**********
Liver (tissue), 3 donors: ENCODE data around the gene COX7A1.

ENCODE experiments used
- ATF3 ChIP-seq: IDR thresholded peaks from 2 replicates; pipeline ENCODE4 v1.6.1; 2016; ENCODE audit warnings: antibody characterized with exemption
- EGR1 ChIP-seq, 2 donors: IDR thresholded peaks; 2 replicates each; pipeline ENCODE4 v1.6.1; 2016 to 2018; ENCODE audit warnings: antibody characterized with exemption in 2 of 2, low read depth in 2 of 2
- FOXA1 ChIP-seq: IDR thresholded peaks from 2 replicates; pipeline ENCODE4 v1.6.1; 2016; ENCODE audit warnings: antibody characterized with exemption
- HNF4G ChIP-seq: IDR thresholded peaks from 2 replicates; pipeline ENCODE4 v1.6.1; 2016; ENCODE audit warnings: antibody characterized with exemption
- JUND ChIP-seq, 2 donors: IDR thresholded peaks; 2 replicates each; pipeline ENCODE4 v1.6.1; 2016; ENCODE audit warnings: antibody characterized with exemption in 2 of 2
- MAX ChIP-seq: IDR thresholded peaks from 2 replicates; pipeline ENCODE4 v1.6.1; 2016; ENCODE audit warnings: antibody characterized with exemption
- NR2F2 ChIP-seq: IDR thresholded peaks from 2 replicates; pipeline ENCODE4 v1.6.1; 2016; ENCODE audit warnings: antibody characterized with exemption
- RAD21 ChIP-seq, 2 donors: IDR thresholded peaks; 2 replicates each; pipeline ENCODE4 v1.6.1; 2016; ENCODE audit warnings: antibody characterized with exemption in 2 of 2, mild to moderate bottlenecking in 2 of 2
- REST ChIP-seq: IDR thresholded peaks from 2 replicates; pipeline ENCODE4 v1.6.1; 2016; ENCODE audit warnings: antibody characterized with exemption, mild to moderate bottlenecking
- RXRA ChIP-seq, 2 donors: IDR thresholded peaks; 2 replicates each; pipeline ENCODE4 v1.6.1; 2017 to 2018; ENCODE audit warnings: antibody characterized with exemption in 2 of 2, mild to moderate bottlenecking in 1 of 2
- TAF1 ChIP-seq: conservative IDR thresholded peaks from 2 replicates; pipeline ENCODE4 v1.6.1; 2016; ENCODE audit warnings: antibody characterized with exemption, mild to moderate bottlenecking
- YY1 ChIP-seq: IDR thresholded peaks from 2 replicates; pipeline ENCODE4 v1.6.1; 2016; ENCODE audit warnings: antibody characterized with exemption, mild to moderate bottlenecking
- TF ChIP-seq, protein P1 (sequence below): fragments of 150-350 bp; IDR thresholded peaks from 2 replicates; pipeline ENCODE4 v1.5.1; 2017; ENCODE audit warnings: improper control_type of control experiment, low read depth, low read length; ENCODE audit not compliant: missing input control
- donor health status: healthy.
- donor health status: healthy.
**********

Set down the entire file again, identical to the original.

Liver (tissue), 3 donors: ENCODE data around the gene COX7A1.

ENCODE experiments used
- ATF3 ChIP-seq: IDR thresholded peaks from 2 replicates; pipeline ENCODE4 v1.6.1; 2016; ENCODE audit warnings: antibody characterized with exemption
- EGR1 ChIP-seq, 2 donors: IDR thresholded peaks; 2 replicates each; pipeline ENCODE4 v1.6.1; 2016 to 2018; ENCODE audit warnings: antibody characterized with exemption in 2 of 2, low read depth in 2 of 2
- FOXA1 ChIP-seq: IDR thresholded peaks from 2 replicates; pipeline ENCODE4 v1.6.1; 2016; ENCODE audit warnings: antibody characterized with exemption
- HNF4G ChIP-seq: IDR thresholded peaks from 2 replicates; pipeline ENCODE4 v1.6.1; 2016; ENCODE audit warnings: antibody characterized with exemption
- JUND ChIP-seq, 2 donors: IDR thresholded peaks; 2 replicates each; pipeline ENCODE4 v1.6.1; 2016; ENCODE audit warnings: antibody characterized with exemption in 2 of 2
- MAX ChIP-seq: IDR thresholded peaks from 2 replicates; pipeline ENCODE4 v1.6.1; 2016; ENCODE audit warnings: antibody characterized with exemption
- NR2F2 ChIP-seq: IDR thresholded peaks from 2 replicates; pipeline ENCODE4 v1.6.1; 2016; ENCODE audit warnings: antibody characterized with exemption
- RAD21 ChIP-seq, 2 donors: IDR thresholded peaks; 2 replicates each; pipeline ENCODE4 v1.6.1; 2016; ENCODE audit warnings: antibody characterized with exemption in 2 of 2, mild to moderate bottlenecking in 2 of 2
- REST ChIP-seq: IDR thresholded peaks from 2 replicates; pipeline ENCODE4 v1.6.1; 2016; ENCODE audit warnings: antibody characterized with exemption, mild to moderate bottlenecking
- RXRA ChIP-seq, 2 donors: IDR thresholded peaks; 2 replicates each; pipeline ENCODE4 v1.6.1; 2017 to 2018; ENCODE audit warnings: antibody characterized with exemption in 2 of 2, mild to moderate bottlenecking in 1 of 2
- TAF1 ChIP-seq: conservative IDR thresholded peaks from 2 replicates; pipeline ENCODE4 v1.6.1; 2016; ENCODE audit warnings: antibody characterized with exemption, mild to moderate bottlenecking
- YY1 ChIP-seq: IDR thresholded peaks from 2 replicates; pipeline ENCODE4 v1.6.1; 2016; ENCODE audit warnings: antibody characterized with exemption, mild to moderate bottlenecking
- TF ChIP-seq, protein P1 (sequence below): fragments of 150-350 bp; IDR thresholded peaks from 2 replicates; pipeline ENCODE4 v1.5.1; 2017; ENCODE audit warnings: improper control_type of control experiment, low read depth, low read length; ENCODE audit not compliant: missing input control
- donor health status: healthy.
- donor health status: healthy.